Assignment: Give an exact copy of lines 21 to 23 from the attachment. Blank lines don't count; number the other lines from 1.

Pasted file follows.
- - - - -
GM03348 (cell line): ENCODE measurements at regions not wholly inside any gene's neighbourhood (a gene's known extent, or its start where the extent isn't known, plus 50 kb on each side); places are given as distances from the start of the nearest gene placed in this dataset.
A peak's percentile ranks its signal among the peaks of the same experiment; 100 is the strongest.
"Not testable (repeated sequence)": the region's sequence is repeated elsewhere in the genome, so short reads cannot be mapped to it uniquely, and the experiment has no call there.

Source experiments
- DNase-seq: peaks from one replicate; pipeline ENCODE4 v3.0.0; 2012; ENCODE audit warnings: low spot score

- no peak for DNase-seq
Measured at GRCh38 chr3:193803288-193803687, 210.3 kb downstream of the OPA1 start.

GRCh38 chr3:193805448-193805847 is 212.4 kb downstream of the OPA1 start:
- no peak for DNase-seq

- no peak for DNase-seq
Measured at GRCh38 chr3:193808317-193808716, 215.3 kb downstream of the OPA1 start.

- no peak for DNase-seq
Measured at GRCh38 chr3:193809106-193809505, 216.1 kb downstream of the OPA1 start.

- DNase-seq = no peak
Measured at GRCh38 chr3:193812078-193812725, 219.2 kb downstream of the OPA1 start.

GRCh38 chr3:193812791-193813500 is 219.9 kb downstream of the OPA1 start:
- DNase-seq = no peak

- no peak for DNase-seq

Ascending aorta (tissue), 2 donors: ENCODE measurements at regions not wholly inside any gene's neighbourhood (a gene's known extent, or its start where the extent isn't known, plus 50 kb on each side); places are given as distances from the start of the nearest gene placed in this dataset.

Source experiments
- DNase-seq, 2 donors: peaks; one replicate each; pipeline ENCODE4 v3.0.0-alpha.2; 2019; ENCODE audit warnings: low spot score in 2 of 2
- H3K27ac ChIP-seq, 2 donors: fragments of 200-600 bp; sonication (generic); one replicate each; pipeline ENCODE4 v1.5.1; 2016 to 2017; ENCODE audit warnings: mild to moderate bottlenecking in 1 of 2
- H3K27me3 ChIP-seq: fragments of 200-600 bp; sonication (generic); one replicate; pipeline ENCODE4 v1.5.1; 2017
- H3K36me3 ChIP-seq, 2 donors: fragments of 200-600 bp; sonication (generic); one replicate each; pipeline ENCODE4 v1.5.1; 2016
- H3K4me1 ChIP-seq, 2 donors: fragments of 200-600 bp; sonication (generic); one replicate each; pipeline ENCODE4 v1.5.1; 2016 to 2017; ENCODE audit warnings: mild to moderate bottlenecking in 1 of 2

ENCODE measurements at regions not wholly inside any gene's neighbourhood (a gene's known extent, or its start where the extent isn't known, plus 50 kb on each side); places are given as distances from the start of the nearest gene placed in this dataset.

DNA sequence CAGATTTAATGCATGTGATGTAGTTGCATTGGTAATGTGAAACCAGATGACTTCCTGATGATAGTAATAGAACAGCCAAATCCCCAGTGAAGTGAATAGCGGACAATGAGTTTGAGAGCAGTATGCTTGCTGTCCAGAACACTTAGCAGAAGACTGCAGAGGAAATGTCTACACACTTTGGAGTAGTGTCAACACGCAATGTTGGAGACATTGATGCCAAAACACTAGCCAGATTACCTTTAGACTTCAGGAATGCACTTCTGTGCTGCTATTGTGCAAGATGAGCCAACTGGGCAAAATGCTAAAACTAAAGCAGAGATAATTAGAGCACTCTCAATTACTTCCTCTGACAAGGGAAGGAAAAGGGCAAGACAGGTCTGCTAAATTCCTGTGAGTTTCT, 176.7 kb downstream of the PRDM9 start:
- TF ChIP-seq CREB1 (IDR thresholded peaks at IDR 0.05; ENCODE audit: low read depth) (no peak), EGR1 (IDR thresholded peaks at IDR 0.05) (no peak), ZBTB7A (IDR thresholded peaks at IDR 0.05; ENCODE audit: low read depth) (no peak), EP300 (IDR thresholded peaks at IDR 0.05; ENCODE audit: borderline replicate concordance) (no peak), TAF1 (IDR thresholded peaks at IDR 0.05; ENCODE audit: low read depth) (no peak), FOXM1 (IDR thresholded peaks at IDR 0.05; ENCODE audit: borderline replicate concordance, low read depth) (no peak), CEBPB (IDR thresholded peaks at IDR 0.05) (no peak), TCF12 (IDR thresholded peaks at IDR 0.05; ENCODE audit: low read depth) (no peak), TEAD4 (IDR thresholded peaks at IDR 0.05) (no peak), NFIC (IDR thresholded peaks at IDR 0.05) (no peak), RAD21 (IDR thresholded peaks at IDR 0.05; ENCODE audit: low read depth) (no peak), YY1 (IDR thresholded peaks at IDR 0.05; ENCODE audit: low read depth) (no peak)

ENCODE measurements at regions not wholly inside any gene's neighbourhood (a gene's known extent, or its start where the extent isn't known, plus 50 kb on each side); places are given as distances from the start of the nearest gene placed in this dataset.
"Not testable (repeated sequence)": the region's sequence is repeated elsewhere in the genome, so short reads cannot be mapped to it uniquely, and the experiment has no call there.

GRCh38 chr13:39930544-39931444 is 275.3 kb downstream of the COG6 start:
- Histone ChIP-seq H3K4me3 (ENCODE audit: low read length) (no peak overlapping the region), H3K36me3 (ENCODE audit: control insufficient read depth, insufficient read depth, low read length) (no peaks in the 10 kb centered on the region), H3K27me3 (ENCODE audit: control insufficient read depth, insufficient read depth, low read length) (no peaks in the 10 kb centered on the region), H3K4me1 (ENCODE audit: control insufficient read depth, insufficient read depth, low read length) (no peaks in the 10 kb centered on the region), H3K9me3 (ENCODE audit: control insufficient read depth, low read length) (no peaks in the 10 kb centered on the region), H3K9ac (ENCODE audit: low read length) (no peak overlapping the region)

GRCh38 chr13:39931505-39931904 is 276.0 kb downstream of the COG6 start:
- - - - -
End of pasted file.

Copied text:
- DNase-seq, 2 donors: peaks; one replicate each; pipeline ENCODE4 v3.0.0-alpha.2; 2019; ENCODE audit warnings: low spot score in 2 of 2
- H3K27ac ChIP-seq, 2 donors: fragments of 200-600 bp; sonication (generic); one replicate each; pipeline ENCODE4 v1.5.1; 2016 to 2017; ENCODE audit warnings: mild to moderate bottlenecking in 1 of 2
- H3K27me3 ChIP-seq: fragments of 200-600 bp; sonication (generic); one replicate; pipeline ENCODE4 v1.5.1; 2017